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Christie changes his tune on pathway to citizenship for immigrants

The GOPer who in 2010 urged Obama to “put forward a commonsense path to citizenship" now says that such a pathway is an “extreme way to go.”
Possible Republican presidential candidate and New Jersey Governor Chris Christie waits offstage before speaking in Manchester, N.H., May 12, 2015. (Photo by Dominick Reuter/Reuters)
Possible Republican presidential candidate and New Jersey Governor Chris Christie waits offstage before speaking in Manchester, N.H., May 12, 2015.

New Jersey Gov. Chris Christie is changing his tune on providing a pathway to citizenship for undocumented immigrants living in the U.S.

The likely Republican presidential candidate — who in 2010 urged President Obama and lawmakers to “put forward a commonsense path to citizenship” — told Fox News’ Megyn Kelly on Monday night that such a pathway is an “extreme way to go.”

Christie acknowledged during the interview on Monday that his views have shifted. "I think I've learned over time about this issue and have done a lot more work on it," he said, adding, “Back in 2010, I was in my first couple of months as governor. I’ve now learned some of the ramifications of some of these things and what I am saying now is we’ve got to come up with a solution for it.”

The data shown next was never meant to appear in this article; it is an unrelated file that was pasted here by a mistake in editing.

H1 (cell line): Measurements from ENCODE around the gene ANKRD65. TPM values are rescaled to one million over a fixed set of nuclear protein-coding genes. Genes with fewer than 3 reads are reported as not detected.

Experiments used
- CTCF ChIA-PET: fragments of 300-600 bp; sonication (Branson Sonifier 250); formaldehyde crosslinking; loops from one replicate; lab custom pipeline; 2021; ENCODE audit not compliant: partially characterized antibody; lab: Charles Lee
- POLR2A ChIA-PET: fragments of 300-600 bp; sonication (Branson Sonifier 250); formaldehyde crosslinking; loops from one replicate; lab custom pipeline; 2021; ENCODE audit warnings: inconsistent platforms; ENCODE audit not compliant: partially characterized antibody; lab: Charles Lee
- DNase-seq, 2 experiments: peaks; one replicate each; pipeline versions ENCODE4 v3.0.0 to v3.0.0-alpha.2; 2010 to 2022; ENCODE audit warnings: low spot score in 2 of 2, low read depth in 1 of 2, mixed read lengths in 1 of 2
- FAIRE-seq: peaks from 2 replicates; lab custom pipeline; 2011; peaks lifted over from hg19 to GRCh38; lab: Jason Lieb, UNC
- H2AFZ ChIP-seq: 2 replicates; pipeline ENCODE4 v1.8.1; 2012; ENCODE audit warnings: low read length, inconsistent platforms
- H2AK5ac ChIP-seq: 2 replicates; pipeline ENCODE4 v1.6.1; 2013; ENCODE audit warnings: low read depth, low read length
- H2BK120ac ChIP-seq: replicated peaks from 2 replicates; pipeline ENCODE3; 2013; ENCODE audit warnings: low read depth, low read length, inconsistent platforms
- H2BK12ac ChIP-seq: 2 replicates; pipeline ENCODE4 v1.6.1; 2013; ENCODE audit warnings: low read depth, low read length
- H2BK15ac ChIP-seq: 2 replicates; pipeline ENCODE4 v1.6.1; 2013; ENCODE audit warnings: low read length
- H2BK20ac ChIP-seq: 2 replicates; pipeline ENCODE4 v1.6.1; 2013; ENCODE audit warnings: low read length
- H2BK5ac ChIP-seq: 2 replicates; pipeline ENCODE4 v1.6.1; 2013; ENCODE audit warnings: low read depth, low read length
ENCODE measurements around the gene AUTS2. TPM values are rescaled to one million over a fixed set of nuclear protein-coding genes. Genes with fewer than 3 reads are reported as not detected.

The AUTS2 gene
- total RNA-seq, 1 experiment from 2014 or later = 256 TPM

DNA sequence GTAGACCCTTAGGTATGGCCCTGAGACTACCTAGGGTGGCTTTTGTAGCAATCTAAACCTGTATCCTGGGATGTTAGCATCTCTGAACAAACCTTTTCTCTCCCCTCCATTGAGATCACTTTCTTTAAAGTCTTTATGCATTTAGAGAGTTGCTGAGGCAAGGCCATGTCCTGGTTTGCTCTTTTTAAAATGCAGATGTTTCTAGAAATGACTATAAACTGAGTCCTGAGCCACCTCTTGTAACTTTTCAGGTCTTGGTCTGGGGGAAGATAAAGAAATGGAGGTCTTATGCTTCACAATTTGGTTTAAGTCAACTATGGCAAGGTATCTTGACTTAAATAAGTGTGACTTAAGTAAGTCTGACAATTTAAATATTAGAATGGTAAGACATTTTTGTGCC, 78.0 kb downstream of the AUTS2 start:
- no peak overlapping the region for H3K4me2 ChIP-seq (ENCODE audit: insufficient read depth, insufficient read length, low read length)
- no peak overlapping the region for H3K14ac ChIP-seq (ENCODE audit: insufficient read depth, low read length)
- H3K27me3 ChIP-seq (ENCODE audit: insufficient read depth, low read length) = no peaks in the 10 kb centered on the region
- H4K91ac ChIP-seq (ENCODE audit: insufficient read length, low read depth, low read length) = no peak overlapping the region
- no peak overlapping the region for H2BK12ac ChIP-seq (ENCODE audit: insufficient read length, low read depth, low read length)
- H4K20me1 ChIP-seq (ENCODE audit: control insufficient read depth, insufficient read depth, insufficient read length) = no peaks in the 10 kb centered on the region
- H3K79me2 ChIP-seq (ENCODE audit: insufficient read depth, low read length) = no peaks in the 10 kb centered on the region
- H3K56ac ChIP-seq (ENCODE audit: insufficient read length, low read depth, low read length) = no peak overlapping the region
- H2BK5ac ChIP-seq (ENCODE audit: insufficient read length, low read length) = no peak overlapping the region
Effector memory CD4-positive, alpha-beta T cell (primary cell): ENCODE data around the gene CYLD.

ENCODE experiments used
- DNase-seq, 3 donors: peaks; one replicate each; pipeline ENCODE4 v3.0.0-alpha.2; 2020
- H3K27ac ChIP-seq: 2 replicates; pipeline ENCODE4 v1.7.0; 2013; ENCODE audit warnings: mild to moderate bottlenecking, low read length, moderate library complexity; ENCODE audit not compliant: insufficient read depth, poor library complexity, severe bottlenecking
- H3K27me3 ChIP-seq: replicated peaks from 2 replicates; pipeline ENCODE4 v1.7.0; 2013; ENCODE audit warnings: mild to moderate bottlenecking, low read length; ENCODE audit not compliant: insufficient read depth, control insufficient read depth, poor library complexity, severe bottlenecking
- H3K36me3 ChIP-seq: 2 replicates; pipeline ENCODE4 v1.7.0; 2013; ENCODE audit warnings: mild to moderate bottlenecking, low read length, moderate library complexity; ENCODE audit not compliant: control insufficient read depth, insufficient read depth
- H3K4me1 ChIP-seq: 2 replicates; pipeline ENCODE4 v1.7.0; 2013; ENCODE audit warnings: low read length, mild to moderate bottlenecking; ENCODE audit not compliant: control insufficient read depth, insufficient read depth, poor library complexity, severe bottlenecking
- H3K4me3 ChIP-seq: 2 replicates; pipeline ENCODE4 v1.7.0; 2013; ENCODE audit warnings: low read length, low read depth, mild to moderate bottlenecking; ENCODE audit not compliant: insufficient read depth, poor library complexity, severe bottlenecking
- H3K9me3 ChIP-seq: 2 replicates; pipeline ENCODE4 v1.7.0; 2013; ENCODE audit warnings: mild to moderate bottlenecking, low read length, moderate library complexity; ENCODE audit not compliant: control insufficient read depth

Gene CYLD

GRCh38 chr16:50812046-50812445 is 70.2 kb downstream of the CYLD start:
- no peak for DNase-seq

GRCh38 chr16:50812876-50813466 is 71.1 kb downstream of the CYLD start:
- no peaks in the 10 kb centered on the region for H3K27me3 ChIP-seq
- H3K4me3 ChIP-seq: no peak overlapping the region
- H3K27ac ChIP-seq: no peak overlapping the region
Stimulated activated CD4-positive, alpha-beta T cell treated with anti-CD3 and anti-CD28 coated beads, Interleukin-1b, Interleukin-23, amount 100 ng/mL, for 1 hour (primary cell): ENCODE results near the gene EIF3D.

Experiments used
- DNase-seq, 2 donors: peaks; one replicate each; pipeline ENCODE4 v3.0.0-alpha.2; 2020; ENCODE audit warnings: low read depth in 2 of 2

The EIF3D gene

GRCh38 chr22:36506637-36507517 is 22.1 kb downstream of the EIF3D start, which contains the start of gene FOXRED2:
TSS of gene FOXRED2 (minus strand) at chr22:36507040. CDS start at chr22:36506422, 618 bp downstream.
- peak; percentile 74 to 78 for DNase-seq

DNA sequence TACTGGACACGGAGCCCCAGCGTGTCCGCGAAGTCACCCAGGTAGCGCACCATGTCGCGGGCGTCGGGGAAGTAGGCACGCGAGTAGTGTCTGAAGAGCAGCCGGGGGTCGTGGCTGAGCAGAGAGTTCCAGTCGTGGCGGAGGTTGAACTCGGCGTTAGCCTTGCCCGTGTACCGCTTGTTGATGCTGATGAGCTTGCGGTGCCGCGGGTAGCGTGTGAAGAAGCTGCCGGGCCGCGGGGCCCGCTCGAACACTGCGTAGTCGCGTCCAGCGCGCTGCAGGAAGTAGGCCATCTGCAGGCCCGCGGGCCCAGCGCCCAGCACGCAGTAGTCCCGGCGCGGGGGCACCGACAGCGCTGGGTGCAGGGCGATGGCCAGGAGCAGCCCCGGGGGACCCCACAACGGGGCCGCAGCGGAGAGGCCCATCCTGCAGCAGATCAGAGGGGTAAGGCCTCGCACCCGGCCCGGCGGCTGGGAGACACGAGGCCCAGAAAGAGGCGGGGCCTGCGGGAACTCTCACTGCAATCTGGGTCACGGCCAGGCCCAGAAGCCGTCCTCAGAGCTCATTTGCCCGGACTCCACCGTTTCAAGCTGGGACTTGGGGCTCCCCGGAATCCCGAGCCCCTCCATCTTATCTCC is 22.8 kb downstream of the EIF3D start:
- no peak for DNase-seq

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He added, “And I think that quite, frankly, what Hillary Clinton’s doing right now is pandering. That’s pandering. We need to have an intelligent conversation about this and bring the American people along to where we can find consensus.”

Earlier this month, Clinton, who is seeking the Democratic presidential nomination, made her strongest call yet for a full path to citizenship for undocumented immigrants, accusing Republicans of creating a “second class” status when they stop short of that.

He continued, “Just immediately going to a path to citizenship — as Hillary Clinton is proposing to do, is just pandering. It's politics.  It’s not based upon an educated study of the issue.”

Kelly pointed out that, as governor, Christie was initially against, but then approved, a bill in 2013 providing in-state tuition for illegal immigrants. The GOPer said he backed the legislation “because it made economic sense to do it” and his initial reluctance was because the state didn’t have the funds at the time.

Immigration has been a difficult issue for the emerging GOP field, with several declared or potential candidates wanting to garner votes from outside their base, including the rapidly growing Latino population, but also not wanting to alienate those in the GOP who back hard-line immigration policies.

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Similar to Christie, Wisconsin Gov. Scott Walker said in March that his “view has changed” on immigration and that he now doesn’t back amnesty for undocumented immigrants in the U.S. In 2013, Walker told the editorial board of the Wausau Daily Herald that a pathway to citizenship “makes sense.”

Christie has not laid out a roadmap for what should be done for those people living in the country illegally, but the governor has said he has plans to deliver a speech on immigration in the near future. When asked about immigration in New Hampshire earlier this month, Christie argued that those who are in the country illegally will not “self-deport,” as Mitt Romney suggested in 2012. He has also said there aren’t enough law enforcement resources in the U.S. to “forcibly deport” those who are already here.

Christie — who is in the back of the pack in the emerging GOP field — has said he will make a decision on whether or not he’ll run for president sometime this month or next.